Confession time: I have a staggering collection of brand-spanking-new Maison Martin Margiela LBDs—at least 25 that I’ve picked up on steep discount at stores all over the world, from New York to Milan to Paris to London, over the past ten years. The punchline? None of them are my size. None of them fit. I’ve never worn a single one out of the house.
While I rationalize my hoarding by telling myself I work in the industry, that these are collectors’ items (especially now that Martin Margiela has retired), and Margiela has been my favorite designer for more than a decade, the sad truth is that I have plenty of other pieces—from different designers and labels—in a broad spectrum of sizes that I’ve never worn anywhere, either.
Do you do this too?
According to a study by Elizabeth Bye and Ellen McKinney in Fashion Theory, 85 percent of women “have clothes in their closets that do not fit.” The survey found that most women will keep three different sizes in their wardrobes—including “thin” clothes and looser clothes, for weight fluctuations.
It’s no surprise, then, that so many of these clothes never actually get worn anywhere! How many times have you bought a dress, top, or jeans that you tried on in store and decided to take home—for when you lose five pounds? I do that all the time. Guess what? They go out of style way before I’ve lost those five pounds.
Keeping loads of unwearables in your wardrobe isn’t always about size, though. Sometimes, it’s about how much you’ve spent, or an experimental new look you wanted to try—and refusing to admit fashion defeat! Saulo Cwerner, Ph.D., who writes extensively on consumption and material culture, says, “Because the wardrobe is a kind of clothing library, it could be regarded as the guardian of free thinking as far as dress is concerned. In its privacy, it provides the elements for numerous permutations away from the expecting eyes of the public.”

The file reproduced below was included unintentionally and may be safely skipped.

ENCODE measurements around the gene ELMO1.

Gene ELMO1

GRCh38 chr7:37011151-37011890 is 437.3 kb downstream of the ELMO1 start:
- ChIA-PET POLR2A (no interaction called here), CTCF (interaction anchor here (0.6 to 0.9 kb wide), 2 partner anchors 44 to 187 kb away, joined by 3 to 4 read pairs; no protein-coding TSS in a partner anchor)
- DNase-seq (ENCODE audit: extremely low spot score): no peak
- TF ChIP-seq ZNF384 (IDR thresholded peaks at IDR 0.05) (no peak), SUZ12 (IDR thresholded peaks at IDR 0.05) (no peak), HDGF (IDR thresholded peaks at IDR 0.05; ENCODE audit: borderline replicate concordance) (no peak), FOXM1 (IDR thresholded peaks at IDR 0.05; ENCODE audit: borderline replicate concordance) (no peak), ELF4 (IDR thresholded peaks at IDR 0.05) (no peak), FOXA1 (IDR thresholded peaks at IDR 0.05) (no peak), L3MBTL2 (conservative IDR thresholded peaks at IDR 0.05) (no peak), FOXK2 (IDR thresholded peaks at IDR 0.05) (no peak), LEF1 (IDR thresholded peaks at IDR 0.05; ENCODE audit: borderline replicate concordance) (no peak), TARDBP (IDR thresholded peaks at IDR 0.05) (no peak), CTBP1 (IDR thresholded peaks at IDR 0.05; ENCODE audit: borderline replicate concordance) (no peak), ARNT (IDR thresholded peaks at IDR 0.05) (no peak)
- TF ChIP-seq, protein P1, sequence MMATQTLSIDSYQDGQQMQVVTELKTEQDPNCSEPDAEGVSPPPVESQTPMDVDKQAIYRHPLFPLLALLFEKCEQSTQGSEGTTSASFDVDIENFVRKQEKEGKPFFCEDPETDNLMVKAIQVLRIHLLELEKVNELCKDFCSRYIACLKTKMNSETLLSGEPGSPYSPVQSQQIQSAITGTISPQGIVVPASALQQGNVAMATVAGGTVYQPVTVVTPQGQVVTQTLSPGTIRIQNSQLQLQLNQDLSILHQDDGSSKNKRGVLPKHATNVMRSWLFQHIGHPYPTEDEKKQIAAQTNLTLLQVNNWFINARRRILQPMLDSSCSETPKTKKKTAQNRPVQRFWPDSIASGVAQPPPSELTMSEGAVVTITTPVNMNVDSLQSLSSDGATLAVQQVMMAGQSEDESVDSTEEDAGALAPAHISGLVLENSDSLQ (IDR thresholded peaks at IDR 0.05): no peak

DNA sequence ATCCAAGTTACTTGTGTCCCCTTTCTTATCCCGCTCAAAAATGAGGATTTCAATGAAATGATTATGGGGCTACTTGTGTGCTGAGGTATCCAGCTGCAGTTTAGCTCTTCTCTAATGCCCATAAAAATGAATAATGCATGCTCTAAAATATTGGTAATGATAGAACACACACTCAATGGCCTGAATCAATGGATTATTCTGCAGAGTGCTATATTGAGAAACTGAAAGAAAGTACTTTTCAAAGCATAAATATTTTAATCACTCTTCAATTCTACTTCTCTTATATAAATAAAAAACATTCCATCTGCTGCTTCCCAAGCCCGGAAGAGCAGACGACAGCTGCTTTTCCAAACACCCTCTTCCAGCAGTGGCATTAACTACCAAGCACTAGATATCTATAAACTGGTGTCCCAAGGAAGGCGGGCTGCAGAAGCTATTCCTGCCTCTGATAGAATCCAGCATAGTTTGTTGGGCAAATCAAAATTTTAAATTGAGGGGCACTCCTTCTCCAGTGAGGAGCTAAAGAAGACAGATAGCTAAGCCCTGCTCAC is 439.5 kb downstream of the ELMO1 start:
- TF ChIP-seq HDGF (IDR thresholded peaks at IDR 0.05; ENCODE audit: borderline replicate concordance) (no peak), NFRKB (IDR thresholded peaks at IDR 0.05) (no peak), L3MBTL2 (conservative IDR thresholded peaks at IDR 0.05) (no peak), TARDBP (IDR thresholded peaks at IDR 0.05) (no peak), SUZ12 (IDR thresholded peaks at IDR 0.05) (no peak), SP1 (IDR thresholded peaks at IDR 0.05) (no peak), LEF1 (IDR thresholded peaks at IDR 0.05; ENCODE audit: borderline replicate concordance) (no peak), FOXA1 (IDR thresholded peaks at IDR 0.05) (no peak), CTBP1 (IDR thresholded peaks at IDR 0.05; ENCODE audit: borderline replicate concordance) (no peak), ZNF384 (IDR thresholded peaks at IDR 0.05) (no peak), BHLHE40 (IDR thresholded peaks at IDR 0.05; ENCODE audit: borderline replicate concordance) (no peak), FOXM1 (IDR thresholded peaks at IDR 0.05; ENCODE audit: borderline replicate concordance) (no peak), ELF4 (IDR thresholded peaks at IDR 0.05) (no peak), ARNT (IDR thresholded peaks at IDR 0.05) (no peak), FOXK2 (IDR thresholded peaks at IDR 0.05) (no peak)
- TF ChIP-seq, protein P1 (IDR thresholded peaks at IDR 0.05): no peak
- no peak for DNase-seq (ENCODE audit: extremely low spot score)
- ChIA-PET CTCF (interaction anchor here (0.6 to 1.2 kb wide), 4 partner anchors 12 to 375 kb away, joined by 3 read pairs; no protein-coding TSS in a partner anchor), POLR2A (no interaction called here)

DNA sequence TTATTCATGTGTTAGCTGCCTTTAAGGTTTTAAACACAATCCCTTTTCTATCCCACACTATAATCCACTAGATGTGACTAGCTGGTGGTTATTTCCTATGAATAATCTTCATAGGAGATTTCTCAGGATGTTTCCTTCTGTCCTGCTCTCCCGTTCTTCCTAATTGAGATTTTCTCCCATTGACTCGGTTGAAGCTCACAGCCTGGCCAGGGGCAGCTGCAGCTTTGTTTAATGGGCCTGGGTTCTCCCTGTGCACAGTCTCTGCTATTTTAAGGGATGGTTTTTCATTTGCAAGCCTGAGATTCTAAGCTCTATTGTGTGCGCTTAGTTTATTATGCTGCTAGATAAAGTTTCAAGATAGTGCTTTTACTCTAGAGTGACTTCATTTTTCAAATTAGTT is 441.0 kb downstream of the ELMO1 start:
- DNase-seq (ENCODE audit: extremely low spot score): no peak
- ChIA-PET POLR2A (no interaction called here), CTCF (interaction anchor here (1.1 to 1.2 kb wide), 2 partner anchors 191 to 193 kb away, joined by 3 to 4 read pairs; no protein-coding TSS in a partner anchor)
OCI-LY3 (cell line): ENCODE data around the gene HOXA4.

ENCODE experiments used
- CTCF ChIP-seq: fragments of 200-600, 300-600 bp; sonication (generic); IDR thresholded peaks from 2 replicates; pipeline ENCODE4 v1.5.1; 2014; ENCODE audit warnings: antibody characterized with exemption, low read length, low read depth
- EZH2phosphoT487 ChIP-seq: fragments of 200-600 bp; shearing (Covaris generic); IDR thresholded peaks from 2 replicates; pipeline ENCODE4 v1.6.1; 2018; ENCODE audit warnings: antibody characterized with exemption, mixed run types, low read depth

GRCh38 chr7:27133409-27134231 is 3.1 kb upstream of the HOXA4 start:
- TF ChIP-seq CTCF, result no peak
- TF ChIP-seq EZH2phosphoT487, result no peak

Yes—that pricey preppy work tote I shelled out four figures on a few years ago? I carried it once, it’s totally not me, but it is going to live in my closet forever, dammit! And that hot pink flared skirt, too, along with those spiked D&G peep toe pumps.
One of the most extreme cases of fashion hoarding was unveiled in 2009, when 77-year-old shopaholic Joan Cunnane died in her home, crushed under a three-foot pile of cases filled with brand-new, never-worn clothes and accessories.
“I think it just gave her pleasure to buy things,” her neighbor told the press at the time. “None of it was really essential. I once asked her how many scarves she had. She said she thought about 300. I asked her why she needed that many. She said they were all different colors.”